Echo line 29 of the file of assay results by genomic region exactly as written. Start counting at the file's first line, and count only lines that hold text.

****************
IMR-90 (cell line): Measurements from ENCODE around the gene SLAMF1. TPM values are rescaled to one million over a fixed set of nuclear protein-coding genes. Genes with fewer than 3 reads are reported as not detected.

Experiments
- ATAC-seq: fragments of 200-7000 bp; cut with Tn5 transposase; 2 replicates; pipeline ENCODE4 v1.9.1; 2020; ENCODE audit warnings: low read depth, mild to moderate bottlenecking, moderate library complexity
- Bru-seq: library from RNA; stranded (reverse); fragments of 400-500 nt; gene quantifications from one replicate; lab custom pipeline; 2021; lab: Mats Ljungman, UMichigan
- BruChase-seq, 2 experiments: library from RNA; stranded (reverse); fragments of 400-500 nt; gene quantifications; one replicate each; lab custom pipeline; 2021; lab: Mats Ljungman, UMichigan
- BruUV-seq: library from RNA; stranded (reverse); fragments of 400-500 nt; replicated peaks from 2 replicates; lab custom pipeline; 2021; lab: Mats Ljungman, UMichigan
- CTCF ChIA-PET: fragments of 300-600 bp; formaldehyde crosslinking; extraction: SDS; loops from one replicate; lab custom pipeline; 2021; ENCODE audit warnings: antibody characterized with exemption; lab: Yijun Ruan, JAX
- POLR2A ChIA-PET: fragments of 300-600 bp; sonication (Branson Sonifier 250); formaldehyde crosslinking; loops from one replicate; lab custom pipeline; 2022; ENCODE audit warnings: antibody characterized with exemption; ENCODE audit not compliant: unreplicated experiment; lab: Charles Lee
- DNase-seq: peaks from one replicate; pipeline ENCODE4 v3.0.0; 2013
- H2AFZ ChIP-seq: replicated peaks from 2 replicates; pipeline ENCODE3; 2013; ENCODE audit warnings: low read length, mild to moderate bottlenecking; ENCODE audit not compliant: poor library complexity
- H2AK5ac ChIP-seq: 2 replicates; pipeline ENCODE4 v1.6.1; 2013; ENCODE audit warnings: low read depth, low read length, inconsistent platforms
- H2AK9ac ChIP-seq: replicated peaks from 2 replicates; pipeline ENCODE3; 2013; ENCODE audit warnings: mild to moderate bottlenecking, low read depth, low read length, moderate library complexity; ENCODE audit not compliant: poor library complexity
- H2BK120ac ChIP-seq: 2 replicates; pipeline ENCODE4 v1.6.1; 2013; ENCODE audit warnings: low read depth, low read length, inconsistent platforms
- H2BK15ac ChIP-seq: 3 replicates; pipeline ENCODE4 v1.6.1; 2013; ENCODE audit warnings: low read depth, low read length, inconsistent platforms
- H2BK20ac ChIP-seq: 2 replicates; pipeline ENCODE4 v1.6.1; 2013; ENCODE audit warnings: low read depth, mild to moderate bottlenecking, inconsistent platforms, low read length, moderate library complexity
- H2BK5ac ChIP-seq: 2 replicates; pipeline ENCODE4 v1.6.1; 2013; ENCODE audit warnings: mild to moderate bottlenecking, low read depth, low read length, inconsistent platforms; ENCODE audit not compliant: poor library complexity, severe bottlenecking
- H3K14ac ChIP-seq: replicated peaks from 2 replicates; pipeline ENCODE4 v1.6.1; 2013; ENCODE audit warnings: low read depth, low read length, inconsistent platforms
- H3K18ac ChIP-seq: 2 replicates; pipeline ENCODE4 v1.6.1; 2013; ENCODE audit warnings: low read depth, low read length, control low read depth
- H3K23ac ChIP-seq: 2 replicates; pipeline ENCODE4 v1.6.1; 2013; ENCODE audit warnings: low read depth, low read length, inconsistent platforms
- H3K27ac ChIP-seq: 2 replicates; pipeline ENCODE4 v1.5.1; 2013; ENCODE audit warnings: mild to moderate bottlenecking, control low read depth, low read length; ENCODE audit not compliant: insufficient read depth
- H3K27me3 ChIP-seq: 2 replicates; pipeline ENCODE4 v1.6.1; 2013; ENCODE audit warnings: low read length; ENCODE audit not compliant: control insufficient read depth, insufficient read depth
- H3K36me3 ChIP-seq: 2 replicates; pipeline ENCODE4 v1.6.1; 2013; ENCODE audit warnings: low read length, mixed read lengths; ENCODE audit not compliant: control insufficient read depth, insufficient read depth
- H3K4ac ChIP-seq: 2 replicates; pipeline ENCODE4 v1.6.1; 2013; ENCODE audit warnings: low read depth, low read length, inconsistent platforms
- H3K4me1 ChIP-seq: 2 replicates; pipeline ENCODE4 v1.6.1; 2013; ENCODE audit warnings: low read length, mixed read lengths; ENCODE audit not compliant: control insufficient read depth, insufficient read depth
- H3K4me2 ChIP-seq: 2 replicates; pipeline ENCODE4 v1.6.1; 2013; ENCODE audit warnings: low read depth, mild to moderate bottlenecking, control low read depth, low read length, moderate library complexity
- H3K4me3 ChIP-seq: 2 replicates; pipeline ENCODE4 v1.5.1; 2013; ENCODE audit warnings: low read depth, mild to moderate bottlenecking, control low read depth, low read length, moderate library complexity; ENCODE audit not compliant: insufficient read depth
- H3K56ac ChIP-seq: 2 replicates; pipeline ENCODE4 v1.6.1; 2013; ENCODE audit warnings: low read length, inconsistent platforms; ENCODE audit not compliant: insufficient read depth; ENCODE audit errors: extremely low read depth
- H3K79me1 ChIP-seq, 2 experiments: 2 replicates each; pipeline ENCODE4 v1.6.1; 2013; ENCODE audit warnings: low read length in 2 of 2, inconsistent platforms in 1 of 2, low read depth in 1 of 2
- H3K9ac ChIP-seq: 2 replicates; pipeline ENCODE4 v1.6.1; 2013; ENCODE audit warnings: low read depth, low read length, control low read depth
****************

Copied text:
- H3K9ac ChIP-seq: 2 replicates; pipeline ENCODE4 v1.6.1; 2013; ENCODE audit warnings: low read depth, low read length, control low read depth